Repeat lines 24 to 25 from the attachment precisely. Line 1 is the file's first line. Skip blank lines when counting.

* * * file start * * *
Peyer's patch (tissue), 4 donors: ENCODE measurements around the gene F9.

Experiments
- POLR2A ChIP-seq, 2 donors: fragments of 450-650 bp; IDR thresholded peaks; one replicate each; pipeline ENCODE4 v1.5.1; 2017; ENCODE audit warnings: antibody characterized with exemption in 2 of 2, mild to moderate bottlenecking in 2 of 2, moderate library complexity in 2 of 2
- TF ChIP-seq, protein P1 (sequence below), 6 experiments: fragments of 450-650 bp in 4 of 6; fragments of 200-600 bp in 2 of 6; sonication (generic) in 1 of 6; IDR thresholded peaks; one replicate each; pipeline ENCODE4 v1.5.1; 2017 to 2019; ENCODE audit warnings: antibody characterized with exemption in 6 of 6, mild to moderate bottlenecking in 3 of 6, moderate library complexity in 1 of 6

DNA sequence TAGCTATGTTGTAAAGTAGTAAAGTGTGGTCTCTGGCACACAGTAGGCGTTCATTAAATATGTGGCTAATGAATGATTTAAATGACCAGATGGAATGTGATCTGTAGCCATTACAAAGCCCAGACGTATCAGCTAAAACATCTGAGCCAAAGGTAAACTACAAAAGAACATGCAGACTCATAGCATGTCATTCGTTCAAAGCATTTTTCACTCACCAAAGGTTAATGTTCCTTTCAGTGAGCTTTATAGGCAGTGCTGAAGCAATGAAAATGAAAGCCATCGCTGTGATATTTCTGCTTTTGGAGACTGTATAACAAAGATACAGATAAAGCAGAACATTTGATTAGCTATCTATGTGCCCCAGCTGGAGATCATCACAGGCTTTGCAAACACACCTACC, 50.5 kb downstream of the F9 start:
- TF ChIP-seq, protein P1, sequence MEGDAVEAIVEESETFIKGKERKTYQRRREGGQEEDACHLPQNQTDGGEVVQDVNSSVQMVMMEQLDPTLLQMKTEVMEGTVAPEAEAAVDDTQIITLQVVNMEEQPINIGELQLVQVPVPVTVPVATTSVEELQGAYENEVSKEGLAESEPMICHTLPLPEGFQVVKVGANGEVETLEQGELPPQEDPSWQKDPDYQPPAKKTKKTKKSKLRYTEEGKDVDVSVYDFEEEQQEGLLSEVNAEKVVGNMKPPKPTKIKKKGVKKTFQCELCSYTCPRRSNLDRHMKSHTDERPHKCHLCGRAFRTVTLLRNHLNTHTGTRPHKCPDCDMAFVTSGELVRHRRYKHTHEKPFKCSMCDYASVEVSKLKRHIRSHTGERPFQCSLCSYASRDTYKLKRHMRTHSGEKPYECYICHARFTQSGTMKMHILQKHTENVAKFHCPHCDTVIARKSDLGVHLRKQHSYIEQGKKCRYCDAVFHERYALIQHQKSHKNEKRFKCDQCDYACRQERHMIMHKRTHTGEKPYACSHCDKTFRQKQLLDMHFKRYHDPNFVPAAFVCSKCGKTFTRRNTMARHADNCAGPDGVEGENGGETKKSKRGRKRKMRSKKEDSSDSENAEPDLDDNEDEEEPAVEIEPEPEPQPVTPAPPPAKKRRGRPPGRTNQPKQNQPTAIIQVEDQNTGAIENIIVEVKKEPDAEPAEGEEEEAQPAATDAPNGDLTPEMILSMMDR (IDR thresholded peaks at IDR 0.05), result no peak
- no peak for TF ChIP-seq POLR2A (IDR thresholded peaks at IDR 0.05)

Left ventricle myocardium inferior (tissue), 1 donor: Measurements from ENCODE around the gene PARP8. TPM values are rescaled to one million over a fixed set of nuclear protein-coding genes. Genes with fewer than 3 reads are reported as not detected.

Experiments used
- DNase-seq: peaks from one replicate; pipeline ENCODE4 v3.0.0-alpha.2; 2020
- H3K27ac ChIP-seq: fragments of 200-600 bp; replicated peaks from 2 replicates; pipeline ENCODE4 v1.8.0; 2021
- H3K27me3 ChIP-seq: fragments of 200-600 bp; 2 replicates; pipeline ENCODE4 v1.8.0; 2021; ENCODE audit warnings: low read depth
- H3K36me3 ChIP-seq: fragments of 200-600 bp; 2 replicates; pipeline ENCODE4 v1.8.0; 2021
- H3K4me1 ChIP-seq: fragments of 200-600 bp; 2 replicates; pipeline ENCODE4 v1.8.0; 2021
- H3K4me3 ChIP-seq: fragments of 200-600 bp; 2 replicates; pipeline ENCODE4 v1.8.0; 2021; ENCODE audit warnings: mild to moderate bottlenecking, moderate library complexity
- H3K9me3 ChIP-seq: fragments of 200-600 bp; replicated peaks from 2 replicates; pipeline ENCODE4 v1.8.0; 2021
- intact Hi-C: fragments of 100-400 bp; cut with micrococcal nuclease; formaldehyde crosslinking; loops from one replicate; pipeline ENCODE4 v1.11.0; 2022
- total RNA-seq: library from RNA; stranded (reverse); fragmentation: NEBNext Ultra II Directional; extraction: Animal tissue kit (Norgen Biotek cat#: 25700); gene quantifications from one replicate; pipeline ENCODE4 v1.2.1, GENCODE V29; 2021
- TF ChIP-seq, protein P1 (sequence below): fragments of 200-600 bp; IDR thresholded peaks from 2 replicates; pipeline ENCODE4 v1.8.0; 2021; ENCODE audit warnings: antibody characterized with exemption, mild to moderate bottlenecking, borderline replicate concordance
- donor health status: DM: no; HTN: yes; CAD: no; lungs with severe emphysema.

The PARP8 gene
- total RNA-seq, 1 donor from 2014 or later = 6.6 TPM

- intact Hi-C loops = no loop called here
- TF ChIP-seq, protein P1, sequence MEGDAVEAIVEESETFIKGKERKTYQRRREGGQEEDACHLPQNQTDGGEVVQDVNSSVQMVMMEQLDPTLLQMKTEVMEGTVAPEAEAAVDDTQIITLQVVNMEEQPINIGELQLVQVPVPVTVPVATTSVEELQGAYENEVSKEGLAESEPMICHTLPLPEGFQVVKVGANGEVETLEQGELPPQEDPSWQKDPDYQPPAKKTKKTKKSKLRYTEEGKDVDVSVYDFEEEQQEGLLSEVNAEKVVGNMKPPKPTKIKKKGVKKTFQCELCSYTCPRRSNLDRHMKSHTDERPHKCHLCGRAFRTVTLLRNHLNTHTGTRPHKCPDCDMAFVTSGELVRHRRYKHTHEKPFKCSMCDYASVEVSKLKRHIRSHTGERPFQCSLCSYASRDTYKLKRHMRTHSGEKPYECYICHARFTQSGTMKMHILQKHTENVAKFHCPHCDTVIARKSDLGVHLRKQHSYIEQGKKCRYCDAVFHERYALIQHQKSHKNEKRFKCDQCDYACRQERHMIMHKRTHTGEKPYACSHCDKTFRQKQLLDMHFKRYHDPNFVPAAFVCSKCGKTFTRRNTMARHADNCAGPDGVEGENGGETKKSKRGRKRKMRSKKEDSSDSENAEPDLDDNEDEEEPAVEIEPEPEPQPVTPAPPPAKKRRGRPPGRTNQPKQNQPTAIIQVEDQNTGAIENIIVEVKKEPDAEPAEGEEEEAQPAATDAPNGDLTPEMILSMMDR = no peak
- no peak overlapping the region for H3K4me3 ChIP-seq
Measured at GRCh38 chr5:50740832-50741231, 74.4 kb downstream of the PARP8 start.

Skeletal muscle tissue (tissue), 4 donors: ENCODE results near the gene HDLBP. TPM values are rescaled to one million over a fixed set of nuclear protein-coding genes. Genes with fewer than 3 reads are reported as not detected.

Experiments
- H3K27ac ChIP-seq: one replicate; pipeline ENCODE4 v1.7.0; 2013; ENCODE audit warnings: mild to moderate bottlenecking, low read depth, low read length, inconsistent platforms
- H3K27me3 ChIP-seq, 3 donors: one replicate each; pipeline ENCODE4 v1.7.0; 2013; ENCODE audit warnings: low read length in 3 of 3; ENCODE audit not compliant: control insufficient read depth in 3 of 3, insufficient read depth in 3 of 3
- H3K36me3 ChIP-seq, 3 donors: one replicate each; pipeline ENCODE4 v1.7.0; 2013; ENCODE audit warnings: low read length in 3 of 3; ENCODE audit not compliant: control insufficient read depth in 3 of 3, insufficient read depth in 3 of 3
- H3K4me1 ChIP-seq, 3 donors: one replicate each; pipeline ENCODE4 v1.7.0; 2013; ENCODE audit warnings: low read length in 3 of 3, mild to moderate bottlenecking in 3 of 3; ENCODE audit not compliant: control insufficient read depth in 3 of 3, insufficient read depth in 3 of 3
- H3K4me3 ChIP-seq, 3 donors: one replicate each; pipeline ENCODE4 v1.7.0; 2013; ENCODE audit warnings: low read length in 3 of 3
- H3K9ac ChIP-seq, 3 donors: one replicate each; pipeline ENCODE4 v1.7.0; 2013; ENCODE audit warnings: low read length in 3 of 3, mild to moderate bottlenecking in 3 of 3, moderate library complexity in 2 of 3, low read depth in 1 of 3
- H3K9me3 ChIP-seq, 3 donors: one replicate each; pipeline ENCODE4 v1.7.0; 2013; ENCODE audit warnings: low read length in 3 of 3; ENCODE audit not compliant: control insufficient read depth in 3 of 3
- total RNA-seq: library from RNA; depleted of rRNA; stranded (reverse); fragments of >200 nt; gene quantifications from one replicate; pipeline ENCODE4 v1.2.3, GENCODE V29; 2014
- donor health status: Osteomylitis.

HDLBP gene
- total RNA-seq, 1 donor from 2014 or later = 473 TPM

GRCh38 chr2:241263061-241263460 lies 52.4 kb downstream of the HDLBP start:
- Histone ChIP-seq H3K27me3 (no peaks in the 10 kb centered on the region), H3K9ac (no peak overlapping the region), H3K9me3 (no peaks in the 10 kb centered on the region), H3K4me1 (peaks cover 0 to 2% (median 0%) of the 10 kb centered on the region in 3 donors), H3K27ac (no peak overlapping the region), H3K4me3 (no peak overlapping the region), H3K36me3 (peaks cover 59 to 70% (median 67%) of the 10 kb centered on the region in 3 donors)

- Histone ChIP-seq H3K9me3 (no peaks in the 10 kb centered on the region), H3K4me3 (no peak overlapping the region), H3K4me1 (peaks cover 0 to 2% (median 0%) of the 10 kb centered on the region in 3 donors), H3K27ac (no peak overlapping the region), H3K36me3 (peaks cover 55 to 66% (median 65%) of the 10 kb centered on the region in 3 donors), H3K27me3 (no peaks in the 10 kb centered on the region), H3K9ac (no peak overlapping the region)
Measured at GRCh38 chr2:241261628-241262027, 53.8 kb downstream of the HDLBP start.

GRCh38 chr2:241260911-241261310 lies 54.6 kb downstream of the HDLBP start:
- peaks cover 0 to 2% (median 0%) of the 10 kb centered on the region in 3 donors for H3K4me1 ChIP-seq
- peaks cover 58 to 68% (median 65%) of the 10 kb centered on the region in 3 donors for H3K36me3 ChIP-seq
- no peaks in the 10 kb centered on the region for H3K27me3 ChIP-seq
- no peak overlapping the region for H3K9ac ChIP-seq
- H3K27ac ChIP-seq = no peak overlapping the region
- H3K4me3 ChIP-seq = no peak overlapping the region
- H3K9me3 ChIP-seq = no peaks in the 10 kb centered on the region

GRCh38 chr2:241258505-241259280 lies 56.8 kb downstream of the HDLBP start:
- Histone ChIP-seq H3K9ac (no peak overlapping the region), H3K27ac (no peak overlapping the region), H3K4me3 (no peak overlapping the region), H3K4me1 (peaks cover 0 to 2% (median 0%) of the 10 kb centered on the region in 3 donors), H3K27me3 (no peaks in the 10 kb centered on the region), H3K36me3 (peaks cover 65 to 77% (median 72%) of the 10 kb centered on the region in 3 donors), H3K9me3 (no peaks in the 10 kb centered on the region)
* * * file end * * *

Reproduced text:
- TF ChIP-seq, protein P1, sequence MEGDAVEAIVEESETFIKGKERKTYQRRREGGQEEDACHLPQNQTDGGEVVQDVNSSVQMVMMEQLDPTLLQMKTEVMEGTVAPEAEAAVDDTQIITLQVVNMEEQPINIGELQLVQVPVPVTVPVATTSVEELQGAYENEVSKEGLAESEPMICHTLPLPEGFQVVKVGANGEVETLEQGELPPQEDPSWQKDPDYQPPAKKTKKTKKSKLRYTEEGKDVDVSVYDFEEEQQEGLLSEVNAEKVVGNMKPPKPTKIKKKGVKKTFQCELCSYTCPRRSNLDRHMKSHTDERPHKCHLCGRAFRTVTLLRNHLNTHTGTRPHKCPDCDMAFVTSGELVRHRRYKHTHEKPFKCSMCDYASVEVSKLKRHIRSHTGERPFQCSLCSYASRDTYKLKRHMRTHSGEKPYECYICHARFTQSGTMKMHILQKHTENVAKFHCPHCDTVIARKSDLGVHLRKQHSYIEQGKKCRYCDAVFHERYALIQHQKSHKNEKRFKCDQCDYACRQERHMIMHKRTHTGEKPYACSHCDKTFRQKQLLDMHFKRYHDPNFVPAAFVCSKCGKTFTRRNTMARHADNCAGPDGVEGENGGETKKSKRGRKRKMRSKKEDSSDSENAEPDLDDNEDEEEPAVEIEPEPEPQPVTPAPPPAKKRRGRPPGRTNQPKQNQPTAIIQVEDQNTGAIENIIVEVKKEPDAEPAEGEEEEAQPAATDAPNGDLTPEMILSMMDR = no peak
- no peak overlapping the region for H3K4me3 ChIP-seq